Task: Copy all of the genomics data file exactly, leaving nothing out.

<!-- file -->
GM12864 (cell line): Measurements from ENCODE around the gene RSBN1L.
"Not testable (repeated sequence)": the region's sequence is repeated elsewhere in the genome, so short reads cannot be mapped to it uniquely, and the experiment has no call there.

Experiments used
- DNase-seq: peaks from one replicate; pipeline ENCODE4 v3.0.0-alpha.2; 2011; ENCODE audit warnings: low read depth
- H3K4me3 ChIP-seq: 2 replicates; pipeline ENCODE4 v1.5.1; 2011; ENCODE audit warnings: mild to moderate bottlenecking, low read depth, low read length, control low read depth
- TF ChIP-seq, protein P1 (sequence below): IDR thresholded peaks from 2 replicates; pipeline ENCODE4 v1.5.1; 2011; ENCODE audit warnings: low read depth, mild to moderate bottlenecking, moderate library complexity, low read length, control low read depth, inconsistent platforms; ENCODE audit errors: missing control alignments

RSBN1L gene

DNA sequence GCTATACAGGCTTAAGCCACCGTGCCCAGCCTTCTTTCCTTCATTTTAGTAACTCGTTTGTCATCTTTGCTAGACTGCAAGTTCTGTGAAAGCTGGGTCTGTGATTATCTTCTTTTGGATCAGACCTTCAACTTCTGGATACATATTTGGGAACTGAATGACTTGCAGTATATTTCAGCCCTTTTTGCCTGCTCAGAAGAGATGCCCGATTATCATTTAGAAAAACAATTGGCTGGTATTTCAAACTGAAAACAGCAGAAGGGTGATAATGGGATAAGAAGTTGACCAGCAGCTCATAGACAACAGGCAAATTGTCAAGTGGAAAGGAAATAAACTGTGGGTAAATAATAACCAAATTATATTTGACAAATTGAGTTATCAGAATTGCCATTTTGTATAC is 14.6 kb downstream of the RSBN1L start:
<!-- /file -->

GM12864 (cell line): Measurements from ENCODE around the gene RSBN1L.
"Not testable (repeated sequence)": the region's sequence is repeated elsewhere in the genome, so short reads cannot be mapped to it uniquely, and the experiment has no call there.

Experiments used
- DNase-seq: peaks from one replicate; pipeline ENCODE4 v3.0.0-alpha.2; 2011; ENCODE audit warnings: low read depth
- H3K4me3 ChIP-seq: 2 replicates; pipeline ENCODE4 v1.5.1; 2011; ENCODE audit warnings: mild to moderate bottlenecking, low read depth, low read length, control low read depth
- TF ChIP-seq, protein P1 (sequence below): IDR thresholded peaks from 2 replicates; pipeline ENCODE4 v1.5.1; 2011; ENCODE audit warnings: low read depth, mild to moderate bottlenecking, moderate library complexity, low read length, control low read depth, inconsistent platforms; ENCODE audit errors: missing control alignments

RSBN1L gene

DNA sequence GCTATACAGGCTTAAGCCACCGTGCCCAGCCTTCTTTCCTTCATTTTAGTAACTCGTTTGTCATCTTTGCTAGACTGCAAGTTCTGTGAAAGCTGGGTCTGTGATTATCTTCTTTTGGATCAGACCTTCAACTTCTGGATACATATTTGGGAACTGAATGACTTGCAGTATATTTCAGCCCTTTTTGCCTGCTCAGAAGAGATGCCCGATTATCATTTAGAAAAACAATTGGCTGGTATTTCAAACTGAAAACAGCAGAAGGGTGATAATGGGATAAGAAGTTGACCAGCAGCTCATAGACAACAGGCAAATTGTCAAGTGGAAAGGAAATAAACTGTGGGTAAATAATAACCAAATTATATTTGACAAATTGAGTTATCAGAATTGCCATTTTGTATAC is 14.6 kb downstream of the RSBN1L start: